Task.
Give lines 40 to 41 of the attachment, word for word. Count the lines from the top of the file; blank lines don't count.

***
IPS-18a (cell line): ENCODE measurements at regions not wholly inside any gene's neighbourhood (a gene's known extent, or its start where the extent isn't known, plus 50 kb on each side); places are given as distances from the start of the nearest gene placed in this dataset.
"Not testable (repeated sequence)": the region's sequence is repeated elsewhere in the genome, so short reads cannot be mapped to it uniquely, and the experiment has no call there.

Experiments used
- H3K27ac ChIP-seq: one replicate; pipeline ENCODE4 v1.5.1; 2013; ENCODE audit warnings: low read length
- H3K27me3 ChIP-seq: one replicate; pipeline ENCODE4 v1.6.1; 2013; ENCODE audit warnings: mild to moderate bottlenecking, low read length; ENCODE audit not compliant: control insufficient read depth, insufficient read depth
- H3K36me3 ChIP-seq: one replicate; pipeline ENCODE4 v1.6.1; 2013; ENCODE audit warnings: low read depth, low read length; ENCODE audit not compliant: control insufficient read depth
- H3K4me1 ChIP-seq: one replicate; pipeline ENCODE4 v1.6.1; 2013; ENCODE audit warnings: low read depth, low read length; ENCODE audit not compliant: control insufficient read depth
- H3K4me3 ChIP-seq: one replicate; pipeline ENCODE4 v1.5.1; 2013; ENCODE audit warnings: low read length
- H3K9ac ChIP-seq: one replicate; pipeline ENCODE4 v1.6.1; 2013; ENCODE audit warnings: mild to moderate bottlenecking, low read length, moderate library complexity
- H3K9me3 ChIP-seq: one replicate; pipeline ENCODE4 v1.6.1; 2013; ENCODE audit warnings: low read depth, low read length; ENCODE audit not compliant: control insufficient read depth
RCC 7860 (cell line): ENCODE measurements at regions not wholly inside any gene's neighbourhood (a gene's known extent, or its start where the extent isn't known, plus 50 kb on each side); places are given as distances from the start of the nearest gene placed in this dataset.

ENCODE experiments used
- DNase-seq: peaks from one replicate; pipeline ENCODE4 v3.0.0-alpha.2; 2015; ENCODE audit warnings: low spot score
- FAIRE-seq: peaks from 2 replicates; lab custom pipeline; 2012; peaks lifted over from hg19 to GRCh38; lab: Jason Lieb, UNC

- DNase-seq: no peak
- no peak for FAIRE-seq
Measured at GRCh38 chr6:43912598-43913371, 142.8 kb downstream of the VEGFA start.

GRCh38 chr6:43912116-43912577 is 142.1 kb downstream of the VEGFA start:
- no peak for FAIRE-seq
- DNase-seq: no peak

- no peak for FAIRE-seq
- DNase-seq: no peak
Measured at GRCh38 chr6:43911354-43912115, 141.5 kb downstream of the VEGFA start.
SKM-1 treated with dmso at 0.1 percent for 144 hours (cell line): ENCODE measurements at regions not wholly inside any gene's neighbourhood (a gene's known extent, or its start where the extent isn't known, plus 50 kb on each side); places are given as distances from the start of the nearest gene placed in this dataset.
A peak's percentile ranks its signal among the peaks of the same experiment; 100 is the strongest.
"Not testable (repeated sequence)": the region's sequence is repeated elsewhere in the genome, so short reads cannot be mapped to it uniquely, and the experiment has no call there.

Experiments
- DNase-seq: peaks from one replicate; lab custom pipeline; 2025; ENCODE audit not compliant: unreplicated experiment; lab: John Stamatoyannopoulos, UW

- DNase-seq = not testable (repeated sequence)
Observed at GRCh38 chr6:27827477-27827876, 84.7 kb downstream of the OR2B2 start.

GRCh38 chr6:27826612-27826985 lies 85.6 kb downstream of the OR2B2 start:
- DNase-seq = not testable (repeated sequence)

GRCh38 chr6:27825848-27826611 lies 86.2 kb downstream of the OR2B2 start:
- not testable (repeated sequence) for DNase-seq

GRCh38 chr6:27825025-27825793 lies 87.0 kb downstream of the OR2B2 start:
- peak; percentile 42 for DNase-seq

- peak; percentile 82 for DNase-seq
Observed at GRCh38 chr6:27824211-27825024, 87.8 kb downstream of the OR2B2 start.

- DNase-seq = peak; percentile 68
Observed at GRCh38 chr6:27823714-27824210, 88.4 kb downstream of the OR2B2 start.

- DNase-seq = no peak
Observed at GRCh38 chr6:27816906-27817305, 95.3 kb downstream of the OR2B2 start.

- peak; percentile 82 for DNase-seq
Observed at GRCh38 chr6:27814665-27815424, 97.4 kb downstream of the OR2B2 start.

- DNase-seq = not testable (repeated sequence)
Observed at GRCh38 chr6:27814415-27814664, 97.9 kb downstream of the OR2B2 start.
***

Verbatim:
Observed at GRCh38 chr6:27823714-27824210, 88.4 kb downstream of the OR2B2 start.

- DNase-seq = no peak